Article 16 is part of the Treaty. Using article 16 is therefore not 'reneging' on the Treaty, but merely using the Treaty, exactly as it was written and agreed by both parties.

0 ( +0 / -0 )

"While it will by no means match the level of economic integration that existed while the UK was an EU Member State, the Trade and Cooperation Agreement goes beyond traditional free trade agreements and provides a solid basis for preserving our longstanding friendship and cooperation."

N.B

Check Source(s).

This is what your "trade Agreement" stipulates.

Nothing in it allows for "free flow of goods/service between UK?EU!

Especially, breaching it "without reasonable" cause.

That's what I was trying to mean in my post (it's clear some are incapable of reading between the lines)

Obviously, in a rush to prove me "wrong" you've decided on this "worthless" piece of rubbish.

-1 ( +1 / -2 )

Bill Adams,

Yes a interesting point, and correct.

So, while it is not intended to be used for temporary or minor problems there is no specific guidance on what qualifies as a "serious" difficulty.

If it concludes that the UK's actions create an "imbalance" between its rights and obligations under the protocol, then the EU can take "proportionate rebalancing measures".

These are not defined and would largely be determined by what the UK does.

---------------------------------------------------------

Brexit: What is Article 16 and what exactly does it say?

https://www.bbc.com/news/uk-northern-ireland-58790419

The NI protocol is ambiguous and open to interpretation.

Northern Ireland protocol: Article 16

https://www.instituteforgovernment.org.uk/explainers/northern-ireland-protocol-article-16

By design, Annex 7 of the Protocol, and these undefined rebalancing measures regardless of on-going negotiations could facilitate a trade war.

0 ( +0 / -0 )

"Reasonable" grounds, to be more accurate.

This single issue report (Breach) is something ANY LPC student would love to have as an assignment.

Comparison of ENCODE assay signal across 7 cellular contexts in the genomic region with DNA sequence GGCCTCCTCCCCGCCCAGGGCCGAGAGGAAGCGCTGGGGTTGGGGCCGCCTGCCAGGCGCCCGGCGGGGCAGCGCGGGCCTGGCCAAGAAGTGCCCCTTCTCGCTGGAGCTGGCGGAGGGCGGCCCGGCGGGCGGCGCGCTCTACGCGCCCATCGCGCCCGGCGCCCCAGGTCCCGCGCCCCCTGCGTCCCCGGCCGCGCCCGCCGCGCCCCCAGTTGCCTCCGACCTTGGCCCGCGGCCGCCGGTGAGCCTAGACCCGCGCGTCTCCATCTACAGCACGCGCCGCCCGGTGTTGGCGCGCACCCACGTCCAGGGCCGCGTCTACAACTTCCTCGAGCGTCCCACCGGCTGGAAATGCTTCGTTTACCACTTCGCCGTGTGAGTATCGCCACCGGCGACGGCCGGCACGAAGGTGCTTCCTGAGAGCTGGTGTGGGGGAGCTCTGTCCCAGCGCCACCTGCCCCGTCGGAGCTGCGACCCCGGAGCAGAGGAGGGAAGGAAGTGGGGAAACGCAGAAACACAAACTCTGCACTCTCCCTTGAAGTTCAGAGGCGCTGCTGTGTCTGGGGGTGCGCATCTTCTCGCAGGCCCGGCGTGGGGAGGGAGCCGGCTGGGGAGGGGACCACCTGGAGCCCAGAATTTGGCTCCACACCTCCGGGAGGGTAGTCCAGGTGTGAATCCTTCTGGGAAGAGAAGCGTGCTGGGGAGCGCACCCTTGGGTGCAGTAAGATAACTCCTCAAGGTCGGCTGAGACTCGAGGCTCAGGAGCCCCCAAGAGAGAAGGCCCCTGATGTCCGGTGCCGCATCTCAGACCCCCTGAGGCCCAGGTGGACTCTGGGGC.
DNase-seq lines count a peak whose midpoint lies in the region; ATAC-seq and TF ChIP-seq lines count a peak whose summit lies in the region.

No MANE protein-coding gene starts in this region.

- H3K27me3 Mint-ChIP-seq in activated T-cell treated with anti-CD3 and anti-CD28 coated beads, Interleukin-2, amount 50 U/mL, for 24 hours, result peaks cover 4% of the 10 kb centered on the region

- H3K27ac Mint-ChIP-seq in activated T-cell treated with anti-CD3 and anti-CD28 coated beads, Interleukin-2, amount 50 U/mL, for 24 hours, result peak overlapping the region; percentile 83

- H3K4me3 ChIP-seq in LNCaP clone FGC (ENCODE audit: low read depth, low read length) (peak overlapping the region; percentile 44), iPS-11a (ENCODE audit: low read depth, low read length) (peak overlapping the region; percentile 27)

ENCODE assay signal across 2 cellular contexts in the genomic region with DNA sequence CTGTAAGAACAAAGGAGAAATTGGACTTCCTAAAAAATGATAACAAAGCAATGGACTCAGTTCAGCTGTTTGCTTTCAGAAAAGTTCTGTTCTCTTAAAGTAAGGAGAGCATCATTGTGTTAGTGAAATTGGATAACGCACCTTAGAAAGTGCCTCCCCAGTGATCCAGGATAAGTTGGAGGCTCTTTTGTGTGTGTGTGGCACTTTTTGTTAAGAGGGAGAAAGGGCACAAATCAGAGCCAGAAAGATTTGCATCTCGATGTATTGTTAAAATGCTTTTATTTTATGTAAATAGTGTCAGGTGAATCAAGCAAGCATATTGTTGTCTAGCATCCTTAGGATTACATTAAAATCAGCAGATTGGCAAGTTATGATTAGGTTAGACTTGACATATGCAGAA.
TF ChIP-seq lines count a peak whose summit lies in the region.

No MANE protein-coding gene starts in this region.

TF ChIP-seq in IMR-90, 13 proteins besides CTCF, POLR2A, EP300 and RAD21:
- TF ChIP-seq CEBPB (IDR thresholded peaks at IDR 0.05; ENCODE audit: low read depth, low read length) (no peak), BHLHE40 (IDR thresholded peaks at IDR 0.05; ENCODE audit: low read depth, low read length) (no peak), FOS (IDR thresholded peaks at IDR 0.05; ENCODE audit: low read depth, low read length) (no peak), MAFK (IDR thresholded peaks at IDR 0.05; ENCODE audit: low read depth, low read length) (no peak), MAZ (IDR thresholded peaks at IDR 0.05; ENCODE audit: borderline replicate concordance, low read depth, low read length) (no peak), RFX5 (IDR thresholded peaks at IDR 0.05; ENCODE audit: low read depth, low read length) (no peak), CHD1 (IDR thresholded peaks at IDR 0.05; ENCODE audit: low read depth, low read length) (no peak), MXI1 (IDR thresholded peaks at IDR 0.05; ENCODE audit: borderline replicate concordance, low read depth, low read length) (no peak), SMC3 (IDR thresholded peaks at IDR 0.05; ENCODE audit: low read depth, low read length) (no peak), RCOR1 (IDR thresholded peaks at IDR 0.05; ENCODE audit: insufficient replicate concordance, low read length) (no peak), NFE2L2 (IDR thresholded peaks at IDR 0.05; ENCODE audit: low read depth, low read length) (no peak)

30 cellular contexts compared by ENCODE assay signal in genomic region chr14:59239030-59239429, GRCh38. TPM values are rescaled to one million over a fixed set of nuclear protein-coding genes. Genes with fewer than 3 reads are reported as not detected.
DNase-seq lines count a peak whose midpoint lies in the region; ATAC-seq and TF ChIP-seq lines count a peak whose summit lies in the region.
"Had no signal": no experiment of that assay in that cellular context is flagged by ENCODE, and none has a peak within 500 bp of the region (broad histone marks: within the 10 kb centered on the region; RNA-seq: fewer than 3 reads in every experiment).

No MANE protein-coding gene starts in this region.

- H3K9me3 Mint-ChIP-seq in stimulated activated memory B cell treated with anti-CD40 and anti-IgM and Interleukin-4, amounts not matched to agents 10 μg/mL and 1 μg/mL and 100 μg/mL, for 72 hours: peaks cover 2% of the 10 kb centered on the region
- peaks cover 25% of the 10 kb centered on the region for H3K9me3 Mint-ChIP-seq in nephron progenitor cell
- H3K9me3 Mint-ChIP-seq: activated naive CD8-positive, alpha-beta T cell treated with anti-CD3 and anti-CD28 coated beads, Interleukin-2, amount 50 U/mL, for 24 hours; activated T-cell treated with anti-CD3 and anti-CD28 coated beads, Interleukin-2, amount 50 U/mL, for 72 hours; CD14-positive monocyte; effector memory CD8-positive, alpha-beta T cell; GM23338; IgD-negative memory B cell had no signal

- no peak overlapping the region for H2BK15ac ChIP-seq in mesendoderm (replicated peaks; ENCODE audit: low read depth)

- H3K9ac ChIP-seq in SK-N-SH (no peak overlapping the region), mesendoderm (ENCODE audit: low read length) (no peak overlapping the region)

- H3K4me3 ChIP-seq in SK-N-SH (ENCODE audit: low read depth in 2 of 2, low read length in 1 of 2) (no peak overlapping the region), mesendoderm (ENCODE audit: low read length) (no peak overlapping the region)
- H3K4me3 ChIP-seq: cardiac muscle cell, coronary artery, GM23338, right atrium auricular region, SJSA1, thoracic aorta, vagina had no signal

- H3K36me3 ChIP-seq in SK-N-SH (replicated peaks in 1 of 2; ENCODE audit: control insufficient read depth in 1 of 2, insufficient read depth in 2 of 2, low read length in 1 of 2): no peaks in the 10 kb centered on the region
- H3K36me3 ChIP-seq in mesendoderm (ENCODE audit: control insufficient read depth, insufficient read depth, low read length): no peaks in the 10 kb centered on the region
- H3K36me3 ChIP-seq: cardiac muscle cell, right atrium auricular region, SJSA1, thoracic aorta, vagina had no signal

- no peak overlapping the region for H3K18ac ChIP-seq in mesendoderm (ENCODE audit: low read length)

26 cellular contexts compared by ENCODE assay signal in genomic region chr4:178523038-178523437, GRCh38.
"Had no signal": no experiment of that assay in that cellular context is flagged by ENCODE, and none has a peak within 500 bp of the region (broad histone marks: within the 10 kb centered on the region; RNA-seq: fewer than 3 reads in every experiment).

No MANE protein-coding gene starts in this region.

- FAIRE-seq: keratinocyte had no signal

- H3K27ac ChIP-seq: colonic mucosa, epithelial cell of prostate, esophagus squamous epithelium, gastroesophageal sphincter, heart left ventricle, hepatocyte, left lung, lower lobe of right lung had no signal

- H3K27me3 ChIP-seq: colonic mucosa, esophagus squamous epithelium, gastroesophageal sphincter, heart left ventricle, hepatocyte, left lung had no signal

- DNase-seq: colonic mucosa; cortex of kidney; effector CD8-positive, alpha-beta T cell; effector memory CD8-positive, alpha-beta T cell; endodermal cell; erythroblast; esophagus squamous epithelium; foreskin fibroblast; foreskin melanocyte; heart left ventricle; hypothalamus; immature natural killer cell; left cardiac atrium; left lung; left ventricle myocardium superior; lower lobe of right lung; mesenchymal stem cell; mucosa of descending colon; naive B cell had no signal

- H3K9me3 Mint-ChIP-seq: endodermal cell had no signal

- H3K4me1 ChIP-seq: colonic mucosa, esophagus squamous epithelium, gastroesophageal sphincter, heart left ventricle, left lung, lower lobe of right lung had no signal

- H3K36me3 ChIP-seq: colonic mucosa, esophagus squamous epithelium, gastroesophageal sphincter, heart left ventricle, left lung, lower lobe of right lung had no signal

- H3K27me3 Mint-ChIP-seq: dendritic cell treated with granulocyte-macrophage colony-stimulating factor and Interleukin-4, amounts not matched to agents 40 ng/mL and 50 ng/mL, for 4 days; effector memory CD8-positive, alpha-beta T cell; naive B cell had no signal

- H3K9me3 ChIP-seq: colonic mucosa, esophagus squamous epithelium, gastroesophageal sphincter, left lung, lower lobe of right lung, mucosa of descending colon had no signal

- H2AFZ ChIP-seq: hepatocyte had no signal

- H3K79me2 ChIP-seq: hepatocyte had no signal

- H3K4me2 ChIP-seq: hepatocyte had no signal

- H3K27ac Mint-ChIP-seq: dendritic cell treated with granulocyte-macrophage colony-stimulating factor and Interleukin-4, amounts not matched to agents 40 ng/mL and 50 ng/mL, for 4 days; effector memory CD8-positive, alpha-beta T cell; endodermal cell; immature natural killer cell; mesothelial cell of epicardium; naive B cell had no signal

-1 ( +0 / -1 )

@itsonlyrocknroll: The Protocol states: "If the application of this Protocol leads to serious economic, societal or environmental difficulties that are liable to persist, or to diversion of trade, the Union or the United Kingdom may unilaterally take appropriate safeguard measures."

The reference to "diversion of trade" is not subject to any condition (eg. 'serious'): it is a stand-alone stipulation. The fact is that the figures show there has been a diversion of trade, and this is not challenged by the EU.

Therefore the condition for activating Article 16 has been met. This cannot be challenged or questioned. Those who seek to do so reveal their prejudiced, blinkered, Britain-hating agenda, and can safely be ignored as EU trolls and lapdogs.

-1 ( +0 / -1 )

The neo-imperialists in Brussels are hell-bent on punishing Britain for leaving the empire. They want inflict as much damage as possible in order to discourage others where Euro-sceptic movements are thinking about leaving (i.e. Italy).

England has a card it can use should the EU play hardball. Without their military the EU’s defense capabilities would be diminished significantly. Given Germany’s footsie with Putin, Johnson would be justified in withdrawing military support from the continent.

-2 ( +0 / -2 )

England has a card it can use should the EU play hardball. Without their military the EU’s defense capabilities would be diminished significantly. Given Germany’s footsie with Putin, Johnson would be justified in withdrawing military support from the continent

UK is not part of the EUs military force mostly supported by FRG and France, but is part of NATO. Because the UK is a NATO member it is bound under the terms of NATO to come to the defense of any other NATO member in case a member state is attacked. UK cannot refuse to participate in its mutual defense commitment without withdrawing from NATO entirely, or being expelled for refusing to defend a NATO member under atttack. Were UK to withdraw from NATO it would lose the guarantee it currently has that if attacked the rest of NATO, meaning a lot of EU members, will respond and go to war in its defense. Outside of NATO, the UK would become just another neutral country with no defense guarantees. The US could not come to UKs defense under NATO, it would have to do so without NATOs help leaving US and UK forces considerably diminished. The remaining NATO nations contribute four more aircraft carriers and a lot of destroyers, frigates, replenishment ships, submarines, significant airpower and land power. UK has only the fifth largest standing army in Europe. Italy, France, Germany and Greece all have larger armies. Imagine the UK trying to fend off Russian subs without access to airfields in Canada, Norway and Iceland. I don't think UK is stupid enough to abandon NATO out of sheer spite.

1 ( +1 / -0 )